I think (and I'm trying to clarify my own thoughts here, as well, instead of ranting ad-hominem, as I have been) that a lot of people see the mind's-eye seascape of bags and bottles of consumer and commercial excess, and the horrors of a throwaway culture.

The reality, as always, is more nuanced. Plastic bags and styrofoam cups a) go a long way toward reducing many other types of waste in our society, and b) will never go away, because they're so damn useful. Instead of railing against the very human behaviors that have created the problem or the very useful products that improved our lives tremendously for the last 60 years, we should probably focus on creating materials that break down more safely after they wind up in the ocean, or focus on our garbage gathering techniques, or hell, a couple thousand extremely expensive machines that sit in the Pacific and try to clean as much water as possible. Even that scenario is more likely than the societal changes that would be required to alleviate the patch.

End of Lunatic Ravings

Re:Hyperbole (5, Insightful)

Beardydog (716221) | about 4 years ago | (#32909958)

Wait, I've got a smidge more raving to do...

This story also reminds me of the women who recently spent three days walking around in pink shirts to raise awareness of breast cancer. They blocked traffic extremely frequently, often appointing themselves crossing guards in areas that already had lights, giving each other permission to walk in front of cars while people tried to get to and from work.

I certainly sympathize with them. I know a lot of them have lost friends and family, and they want to do something for the cause... but honestly, we're all aware of breast cancer. All of that pink shirt money, time-off-of-work money, organizational money, etc could have gone toward research. Or it could have just not gotten in my way for three days, and I think we would have all been better off. If one person had been carrying a donation bucket for research, I would have felt a hundred times better about it.

So they're building an island and making a symbolic effort at cleaning? Fantastic, I never drive through the Pacific ocean on the way to work. But they aren't making a dent in the problem, everyone with a pulse already knows about pollution, and they're misrepresenting the one problem they're even engaging in.

Actually solving actual problems usually takes a lot of money, a lot of cooperation, and and a lot of work. It isn't showy, and chicks won't think you're hot for doing it. Not everybody involved in it gets to be a manager, or collect a paycheck from their non-profit employer, or be interviewed by the local news while they hold a sign that gives heart disease a severe textual talking-to.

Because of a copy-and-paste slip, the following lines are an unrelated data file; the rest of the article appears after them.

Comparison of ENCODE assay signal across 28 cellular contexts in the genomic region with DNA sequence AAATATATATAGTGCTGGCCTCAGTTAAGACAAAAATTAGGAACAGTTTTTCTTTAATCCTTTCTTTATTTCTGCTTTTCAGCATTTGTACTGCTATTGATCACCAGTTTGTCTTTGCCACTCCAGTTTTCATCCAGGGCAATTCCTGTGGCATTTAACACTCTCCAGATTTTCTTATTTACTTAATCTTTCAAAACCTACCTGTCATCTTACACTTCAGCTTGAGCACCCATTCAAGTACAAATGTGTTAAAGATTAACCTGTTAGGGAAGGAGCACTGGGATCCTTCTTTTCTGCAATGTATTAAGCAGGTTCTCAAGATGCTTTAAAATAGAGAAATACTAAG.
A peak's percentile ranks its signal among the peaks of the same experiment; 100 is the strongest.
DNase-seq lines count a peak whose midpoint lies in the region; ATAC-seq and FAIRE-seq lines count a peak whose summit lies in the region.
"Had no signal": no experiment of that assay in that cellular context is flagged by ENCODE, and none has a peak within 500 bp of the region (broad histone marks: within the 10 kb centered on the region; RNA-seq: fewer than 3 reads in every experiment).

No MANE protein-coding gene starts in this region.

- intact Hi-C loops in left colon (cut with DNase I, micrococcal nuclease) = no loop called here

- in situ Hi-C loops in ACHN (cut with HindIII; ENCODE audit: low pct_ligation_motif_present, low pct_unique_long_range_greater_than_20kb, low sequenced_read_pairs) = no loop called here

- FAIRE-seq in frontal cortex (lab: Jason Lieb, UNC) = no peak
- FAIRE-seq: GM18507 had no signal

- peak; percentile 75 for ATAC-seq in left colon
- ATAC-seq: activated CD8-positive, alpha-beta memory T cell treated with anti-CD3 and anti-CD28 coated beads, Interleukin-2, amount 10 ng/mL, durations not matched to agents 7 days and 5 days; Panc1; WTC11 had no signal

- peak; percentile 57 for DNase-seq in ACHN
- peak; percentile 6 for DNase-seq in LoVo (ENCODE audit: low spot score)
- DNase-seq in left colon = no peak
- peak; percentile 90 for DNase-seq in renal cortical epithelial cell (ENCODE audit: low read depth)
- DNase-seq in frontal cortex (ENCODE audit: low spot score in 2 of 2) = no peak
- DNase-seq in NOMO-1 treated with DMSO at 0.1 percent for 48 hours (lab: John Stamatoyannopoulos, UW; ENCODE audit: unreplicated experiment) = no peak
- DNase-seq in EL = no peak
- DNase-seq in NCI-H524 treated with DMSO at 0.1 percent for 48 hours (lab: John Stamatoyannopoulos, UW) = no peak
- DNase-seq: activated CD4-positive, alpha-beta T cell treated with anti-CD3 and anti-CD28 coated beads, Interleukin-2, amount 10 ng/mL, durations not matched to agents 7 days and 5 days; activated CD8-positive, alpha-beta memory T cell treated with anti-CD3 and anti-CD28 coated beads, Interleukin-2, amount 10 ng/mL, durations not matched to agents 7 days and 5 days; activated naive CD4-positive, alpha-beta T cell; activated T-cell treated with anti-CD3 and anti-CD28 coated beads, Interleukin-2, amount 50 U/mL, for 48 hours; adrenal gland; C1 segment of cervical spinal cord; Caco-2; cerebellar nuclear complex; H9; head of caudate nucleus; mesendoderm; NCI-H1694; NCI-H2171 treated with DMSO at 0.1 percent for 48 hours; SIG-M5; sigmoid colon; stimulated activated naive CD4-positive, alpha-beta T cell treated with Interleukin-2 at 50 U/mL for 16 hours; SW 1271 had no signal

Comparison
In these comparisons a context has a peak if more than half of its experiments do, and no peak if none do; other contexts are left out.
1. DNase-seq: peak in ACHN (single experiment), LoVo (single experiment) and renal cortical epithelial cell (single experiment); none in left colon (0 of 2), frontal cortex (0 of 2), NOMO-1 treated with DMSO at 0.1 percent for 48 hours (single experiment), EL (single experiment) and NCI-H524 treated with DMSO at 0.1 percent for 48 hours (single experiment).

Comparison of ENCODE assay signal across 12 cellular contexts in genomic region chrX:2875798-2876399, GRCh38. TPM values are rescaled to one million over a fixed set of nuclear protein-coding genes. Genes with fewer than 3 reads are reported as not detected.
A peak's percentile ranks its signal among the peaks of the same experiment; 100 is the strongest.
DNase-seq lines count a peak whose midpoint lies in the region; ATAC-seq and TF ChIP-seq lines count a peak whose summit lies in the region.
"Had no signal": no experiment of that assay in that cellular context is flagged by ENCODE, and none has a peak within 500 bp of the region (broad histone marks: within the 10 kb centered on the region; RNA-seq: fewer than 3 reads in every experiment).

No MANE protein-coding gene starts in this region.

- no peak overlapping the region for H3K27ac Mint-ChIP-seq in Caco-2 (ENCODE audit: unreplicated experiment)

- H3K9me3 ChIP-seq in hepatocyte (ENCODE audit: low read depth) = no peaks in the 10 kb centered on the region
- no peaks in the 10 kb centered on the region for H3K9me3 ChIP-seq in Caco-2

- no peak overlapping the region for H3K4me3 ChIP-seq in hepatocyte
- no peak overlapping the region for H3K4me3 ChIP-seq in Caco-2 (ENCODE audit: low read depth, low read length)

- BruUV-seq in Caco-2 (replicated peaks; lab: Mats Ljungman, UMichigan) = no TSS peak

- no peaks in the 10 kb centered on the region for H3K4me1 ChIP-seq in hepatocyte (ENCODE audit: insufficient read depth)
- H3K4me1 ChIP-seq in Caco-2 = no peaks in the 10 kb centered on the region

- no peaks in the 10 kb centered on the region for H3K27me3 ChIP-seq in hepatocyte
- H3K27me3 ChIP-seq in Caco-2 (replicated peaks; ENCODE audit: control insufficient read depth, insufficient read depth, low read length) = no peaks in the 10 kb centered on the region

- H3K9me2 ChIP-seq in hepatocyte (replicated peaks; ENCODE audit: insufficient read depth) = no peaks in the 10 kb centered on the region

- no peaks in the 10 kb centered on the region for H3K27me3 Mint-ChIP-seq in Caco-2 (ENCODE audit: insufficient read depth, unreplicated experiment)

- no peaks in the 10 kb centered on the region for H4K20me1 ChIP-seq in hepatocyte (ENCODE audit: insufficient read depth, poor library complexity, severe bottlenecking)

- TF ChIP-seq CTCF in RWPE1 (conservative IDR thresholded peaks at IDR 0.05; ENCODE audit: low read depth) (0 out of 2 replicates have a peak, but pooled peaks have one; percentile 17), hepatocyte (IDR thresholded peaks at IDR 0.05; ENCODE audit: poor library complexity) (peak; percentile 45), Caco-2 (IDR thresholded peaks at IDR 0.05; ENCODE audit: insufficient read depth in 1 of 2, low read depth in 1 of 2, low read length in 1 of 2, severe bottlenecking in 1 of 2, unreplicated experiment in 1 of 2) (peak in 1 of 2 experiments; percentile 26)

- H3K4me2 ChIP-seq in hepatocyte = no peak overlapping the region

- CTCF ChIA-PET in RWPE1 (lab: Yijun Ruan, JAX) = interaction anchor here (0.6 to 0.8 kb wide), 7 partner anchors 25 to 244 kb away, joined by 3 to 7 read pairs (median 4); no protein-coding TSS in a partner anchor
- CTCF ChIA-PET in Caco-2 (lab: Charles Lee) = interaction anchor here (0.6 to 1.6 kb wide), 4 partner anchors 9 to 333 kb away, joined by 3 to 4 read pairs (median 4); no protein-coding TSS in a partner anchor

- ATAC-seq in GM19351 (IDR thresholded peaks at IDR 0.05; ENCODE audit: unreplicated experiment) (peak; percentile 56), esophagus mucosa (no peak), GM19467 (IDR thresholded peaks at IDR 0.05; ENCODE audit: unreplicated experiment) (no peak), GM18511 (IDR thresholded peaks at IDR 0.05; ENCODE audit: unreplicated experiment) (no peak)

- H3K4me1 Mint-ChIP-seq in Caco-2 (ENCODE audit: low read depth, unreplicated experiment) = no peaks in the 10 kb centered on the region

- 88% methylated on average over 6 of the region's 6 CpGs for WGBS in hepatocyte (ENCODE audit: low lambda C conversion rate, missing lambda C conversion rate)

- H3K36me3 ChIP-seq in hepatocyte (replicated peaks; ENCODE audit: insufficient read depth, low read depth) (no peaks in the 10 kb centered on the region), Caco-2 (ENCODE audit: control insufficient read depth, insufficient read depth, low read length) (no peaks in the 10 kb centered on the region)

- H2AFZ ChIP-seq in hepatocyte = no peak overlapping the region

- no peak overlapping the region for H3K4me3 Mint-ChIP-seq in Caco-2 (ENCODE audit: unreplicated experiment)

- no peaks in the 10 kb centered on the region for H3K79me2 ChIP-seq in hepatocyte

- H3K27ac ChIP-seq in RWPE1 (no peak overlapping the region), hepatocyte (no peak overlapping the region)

And I know a lot of people are doing that kind of work somewhere, but the campaigns that make the news are always awareness, or people who want to -feel- like they're fighting the good fight.

Re:Hyperbole (4, Informative)

NotQuiteReal (608241) | about 4 years ago | (#32909910)

Twice the size of Texas = 537,202 square miles

4,000,000 Tons plastic = 8,000,000,000 pounds

14,892 lbs/square mile - 23.29 lbs per acre. [2.61 grams/meter square]

Of course that is only surface area... how deep is it?

That is the whole (2, Insightful)

SuperKendall (25149) | about 4 years ago | (#32910168)

Of course that is only surface area... how deep is it?

That's the thing. There is no surface area, it's all particles submerged.

You just calculated the whole of it (by weight).

Re:Hyperbole (4, Informative)

fractoid (1076465) | about 4 years ago | (#32910196)

According to wikipedia [wikipedia.org] :

A study of marine debris near the center of the gyre as part of the Southern California Water Research Project found 334,271 pieces of plastic per square kilometer with a weight of 5.1 kilograms per square kilometer.[3]. If this 11.2 lb/km found near the center were the same throughout its estimated 20 million square kilometers expanse, the gyre would contain 225 million pounds or 113,000 tons of plastic waste. This is less than some estimates of from three to 100 million tons of plastic in the gyre.

Scale (3, Informative)

C10H14N2 (640033) | about 4 years ago | (#32910080)

Down to more tangible scale, it is roughly 3 grams per square meter. A typical cube of sugar is roughly 4 grams. Now consider that's just surface area, not volume. You're not going to be able to see much of it even if you're swimming in it.

I hope they know about thinkgeek... (3, Funny)

jddj (1085169) | about 4 years ago | (#32909758)

If they could slice it up like one of those "all edge pieces" brownie pans, everyone would get beachfront property!!

Re:I hope they know about thinkgeek... (0)

Anonymous Coward | about 4 years ago | (#32910078)

If they could slice it up like one of those "all edge pieces" brownie pans, everyone would get beachfront property!!

Such as what property developers in Dubai are doing with the palm islands [google.com] ? :)

Re:I hope they know about thinkgeek... (1)

Reidsb (944156) | about 4 years ago | (#32910136)

I've read about this concept in the Riverworld series.

It doesn't end well for them.

Re:I hope they know about thinkgeek... (0)

Anonymous Coward | about 4 years ago | (#32910394)

They did that in Dubai. It's called the Palm Jumeirah...

The answer to our waste problems... (2, Funny)

Nikola Tesla and You (1490547) | about 4 years ago | (#32909760)

(1) Build a ****-load of WALL-E robots.
(2) Use them to fill the ocean with trash.
(3) Sell the land.
(4) ???
(5) Profit!

Slip up? (3, Insightful)

tokyoahead (743189) | about 4 years ago | (#32909770)

What an euphemism!

This is not something that just happened one day because someone made a mistake. It's the result of decades of carelessness and ignorance.
We can be only happy that the stuff accumulates all in one place so we have at least the hint of a chance to fix it.

Try to do that with the space debris!

Where are the Pictures of Garbage Island? (4, Interesting)